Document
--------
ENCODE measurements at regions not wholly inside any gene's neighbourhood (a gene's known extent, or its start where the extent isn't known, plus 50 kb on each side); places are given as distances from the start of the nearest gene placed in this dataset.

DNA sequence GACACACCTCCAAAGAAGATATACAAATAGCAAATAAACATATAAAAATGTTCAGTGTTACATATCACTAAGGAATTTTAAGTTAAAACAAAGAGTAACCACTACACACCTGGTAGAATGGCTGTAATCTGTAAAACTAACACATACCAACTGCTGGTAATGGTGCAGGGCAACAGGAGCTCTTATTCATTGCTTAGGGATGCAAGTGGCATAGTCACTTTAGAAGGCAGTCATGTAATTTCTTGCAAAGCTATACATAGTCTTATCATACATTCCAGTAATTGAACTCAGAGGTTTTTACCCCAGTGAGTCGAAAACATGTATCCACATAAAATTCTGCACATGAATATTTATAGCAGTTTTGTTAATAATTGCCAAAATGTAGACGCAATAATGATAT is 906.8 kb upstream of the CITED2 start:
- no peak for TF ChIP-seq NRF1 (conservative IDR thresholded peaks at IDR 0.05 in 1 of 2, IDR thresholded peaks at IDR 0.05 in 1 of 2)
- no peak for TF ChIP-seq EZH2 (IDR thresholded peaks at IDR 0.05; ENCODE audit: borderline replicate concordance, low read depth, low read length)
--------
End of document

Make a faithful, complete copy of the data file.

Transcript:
ENCODE measurements at regions not wholly inside any gene's neighbourhood (a gene's known extent, or its start where the extent isn't known, plus 50 kb on each side); places are given as distances from the start of the nearest gene placed in this dataset.

DNA sequence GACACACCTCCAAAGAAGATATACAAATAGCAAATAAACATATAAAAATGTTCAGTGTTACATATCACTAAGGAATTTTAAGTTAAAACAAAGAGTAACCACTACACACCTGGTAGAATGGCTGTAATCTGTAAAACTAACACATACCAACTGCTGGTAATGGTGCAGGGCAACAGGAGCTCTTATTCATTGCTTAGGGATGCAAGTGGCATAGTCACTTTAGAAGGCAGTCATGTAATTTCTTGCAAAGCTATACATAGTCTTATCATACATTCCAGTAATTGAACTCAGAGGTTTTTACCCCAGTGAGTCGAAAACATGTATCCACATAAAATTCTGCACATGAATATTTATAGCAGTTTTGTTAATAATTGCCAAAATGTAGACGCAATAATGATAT is 906.8 kb upstream of the CITED2 start:
- no peak for TF ChIP-seq NRF1 (conservative IDR thresholded peaks at IDR 0.05 in 1 of 2, IDR thresholded peaks at IDR 0.05 in 1 of 2)
- no peak for TF ChIP-seq EZH2 (IDR thresholded peaks at IDR 0.05; ENCODE audit: borderline replicate concordance, low read depth, low read length)